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The Sinhalese People and their Art

Nature volume 81, pages 3940 (08 July 1909) | Download Citation

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Abstract

TO many it will appear that in this work Dr. Coomaraswamy has attempted too much; certainly the three purposes for which he tells us the book has been written have so little in common that a book which even in measure shall satisfy all three cannot be otherwise than loosely knit and somewhat amorphous. This volume, we are told, is written “first of all for the Sinhalese people as a memorial of a period which at present they are not willing to understand…. Secondly it is meant for those in East and West who are interested in the reorganisation of life, and especially of the arts and crafts under modern conditions. Thirdly, an endeavour has been made to render it as far as possible of value to the anthropologist, and to students of sociology and folklore.” It seems very doubtful whether the Sinhalese people, with the possible exception of a few of the “educated” of whom Dr. Coomaraswamy speaks with scant sympathy, will appreciate the effort made for their benefit, and though there is much of interest to the folklorist and anthropologist in this sumptuous volume, it is as a work of art done for art's sake that the work is most interesting and valuable, and certainty few will be found to imitate Dr. Coomaraswamy's example at a time when publishers tell us éditions de luxe do not sell.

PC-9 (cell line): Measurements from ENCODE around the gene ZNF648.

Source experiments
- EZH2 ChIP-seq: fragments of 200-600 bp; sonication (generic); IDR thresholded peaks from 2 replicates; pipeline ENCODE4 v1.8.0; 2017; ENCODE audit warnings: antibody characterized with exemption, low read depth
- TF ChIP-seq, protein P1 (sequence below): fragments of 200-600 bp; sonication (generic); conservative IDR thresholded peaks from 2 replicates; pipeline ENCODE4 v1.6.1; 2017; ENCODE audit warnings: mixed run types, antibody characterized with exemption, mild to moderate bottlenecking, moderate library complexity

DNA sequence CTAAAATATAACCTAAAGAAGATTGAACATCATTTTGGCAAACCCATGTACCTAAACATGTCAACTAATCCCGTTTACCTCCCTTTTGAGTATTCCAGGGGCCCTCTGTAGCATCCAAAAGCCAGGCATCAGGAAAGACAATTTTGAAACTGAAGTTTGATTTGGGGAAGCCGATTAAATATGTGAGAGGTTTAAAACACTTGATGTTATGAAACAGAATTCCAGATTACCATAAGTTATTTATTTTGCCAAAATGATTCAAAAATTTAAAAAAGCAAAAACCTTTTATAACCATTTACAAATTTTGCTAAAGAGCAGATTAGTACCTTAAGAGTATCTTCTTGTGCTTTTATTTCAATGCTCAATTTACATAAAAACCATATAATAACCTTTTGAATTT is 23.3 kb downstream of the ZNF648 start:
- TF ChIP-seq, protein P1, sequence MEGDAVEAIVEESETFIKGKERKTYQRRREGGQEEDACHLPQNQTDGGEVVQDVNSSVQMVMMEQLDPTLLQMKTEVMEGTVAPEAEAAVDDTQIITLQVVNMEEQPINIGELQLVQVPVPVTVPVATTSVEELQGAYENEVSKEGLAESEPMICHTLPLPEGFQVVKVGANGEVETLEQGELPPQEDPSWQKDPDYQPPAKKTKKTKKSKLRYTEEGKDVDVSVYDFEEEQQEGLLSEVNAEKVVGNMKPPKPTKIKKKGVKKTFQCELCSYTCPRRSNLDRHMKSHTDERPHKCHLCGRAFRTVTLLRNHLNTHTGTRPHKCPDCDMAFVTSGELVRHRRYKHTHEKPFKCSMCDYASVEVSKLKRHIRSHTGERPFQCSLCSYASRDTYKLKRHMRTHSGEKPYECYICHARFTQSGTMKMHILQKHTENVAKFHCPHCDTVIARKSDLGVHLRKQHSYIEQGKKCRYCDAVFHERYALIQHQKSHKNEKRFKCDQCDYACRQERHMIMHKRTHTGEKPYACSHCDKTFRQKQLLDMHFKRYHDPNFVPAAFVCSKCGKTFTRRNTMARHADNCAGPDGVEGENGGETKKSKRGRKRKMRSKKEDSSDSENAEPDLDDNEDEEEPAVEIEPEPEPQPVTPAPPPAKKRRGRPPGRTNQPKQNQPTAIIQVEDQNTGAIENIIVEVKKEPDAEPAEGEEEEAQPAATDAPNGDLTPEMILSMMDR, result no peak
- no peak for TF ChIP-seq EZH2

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https://doi.org/10.1038/081039a0

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